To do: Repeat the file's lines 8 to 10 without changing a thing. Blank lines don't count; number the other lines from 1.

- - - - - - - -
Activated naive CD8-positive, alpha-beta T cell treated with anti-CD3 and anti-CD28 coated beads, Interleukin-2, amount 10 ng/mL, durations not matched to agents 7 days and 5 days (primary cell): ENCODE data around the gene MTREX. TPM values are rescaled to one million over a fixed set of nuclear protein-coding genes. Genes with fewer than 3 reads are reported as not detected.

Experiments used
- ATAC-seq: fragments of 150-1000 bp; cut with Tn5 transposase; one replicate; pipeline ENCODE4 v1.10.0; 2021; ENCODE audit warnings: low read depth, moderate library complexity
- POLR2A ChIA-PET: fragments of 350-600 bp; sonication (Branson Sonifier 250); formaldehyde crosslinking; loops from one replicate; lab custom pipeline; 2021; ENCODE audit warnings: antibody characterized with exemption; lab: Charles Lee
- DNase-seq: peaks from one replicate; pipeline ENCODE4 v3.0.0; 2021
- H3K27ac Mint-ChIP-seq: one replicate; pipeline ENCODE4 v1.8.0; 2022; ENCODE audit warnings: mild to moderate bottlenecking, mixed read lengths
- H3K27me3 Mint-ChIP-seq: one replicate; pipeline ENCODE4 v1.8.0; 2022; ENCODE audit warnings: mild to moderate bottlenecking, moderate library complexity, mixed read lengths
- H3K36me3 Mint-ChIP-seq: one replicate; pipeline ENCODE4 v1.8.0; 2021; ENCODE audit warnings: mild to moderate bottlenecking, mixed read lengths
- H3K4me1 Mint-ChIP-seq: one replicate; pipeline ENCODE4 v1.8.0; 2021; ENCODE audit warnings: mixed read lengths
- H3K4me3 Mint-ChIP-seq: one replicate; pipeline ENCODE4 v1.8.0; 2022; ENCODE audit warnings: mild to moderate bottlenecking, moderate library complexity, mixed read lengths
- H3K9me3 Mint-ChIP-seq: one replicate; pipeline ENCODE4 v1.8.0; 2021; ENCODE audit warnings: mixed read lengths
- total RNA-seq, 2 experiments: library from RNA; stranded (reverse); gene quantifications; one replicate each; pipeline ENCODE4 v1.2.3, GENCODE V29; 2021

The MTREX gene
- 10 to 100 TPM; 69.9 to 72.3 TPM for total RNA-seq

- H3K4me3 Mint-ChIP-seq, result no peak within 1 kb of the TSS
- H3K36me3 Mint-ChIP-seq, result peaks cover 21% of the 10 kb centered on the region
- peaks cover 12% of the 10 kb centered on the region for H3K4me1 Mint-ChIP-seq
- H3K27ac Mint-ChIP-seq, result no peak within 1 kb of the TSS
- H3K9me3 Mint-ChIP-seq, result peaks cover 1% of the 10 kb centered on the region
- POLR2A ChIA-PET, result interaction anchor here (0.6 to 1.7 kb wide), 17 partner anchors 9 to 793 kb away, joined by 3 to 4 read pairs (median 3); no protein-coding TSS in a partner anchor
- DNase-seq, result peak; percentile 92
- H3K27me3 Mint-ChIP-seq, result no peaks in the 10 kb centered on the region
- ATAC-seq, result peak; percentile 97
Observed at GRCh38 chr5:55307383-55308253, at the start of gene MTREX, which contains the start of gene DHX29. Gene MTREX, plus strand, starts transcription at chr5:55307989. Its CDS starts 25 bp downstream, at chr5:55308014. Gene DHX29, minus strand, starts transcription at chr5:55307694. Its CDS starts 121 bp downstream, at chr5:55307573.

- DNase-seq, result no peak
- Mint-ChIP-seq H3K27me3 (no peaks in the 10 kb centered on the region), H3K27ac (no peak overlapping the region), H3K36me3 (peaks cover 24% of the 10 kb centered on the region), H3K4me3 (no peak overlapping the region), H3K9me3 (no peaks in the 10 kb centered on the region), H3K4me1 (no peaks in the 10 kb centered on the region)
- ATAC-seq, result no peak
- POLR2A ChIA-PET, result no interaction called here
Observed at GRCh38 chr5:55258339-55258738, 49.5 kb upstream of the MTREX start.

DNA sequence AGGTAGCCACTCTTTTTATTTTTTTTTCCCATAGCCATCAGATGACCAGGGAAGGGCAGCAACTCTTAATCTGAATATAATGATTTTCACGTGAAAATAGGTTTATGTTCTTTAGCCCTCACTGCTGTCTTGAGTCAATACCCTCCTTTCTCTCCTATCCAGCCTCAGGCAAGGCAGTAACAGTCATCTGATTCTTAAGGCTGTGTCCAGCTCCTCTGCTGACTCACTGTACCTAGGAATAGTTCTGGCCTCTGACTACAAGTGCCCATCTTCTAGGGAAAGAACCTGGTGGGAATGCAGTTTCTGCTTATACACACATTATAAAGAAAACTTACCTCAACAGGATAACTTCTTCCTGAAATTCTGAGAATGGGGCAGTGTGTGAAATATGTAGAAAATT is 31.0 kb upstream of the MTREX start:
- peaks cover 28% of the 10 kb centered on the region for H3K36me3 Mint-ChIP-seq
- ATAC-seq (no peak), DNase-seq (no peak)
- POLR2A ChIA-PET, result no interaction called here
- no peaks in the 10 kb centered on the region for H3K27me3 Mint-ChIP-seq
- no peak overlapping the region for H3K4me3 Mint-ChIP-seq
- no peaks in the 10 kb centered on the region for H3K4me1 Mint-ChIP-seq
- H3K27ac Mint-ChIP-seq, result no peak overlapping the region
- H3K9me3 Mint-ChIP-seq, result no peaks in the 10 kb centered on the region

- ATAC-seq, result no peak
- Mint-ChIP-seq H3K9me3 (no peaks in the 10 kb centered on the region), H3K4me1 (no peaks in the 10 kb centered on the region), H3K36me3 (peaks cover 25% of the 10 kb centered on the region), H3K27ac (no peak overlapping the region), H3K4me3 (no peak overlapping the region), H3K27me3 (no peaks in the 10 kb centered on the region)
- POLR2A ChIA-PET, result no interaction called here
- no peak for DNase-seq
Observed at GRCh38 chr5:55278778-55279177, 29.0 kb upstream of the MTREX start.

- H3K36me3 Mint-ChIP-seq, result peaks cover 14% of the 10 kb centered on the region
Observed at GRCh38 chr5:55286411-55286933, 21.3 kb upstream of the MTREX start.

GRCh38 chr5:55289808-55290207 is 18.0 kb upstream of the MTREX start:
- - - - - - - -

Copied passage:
- H3K36me3 Mint-ChIP-seq: one replicate; pipeline ENCODE4 v1.8.0; 2021; ENCODE audit warnings: mild to moderate bottlenecking, mixed read lengths
- H3K4me1 Mint-ChIP-seq: one replicate; pipeline ENCODE4 v1.8.0; 2021; ENCODE audit warnings: mixed read lengths
- H3K4me3 Mint-ChIP-seq: one replicate; pipeline ENCODE4 v1.8.0; 2022; ENCODE audit warnings: mild to moderate bottlenecking, moderate library complexity, mixed read lengths